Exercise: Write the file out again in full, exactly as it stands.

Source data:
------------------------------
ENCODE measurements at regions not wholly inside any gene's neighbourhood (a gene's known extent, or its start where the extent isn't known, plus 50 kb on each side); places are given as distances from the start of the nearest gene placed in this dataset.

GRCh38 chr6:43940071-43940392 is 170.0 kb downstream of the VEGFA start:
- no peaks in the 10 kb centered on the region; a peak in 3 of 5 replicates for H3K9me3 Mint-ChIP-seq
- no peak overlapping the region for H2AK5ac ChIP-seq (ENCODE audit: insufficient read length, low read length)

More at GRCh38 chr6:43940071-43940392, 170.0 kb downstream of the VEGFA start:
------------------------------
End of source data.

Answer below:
ENCODE measurements at regions not wholly inside any gene's neighbourhood (a gene's known extent, or its start where the extent isn't known, plus 50 kb on each side); places are given as distances from the start of the nearest gene placed in this dataset.

GRCh38 chr6:43940071-43940392 is 170.0 kb downstream of the VEGFA start:
- no peaks in the 10 kb centered on the region; a peak in 3 of 5 replicates for H3K9me3 Mint-ChIP-seq
- no peak overlapping the region for H2AK5ac ChIP-seq (ENCODE audit: insufficient read length, low read length)

More at GRCh38 chr6:43940071-43940392, 170.0 kb downstream of the VEGFA start: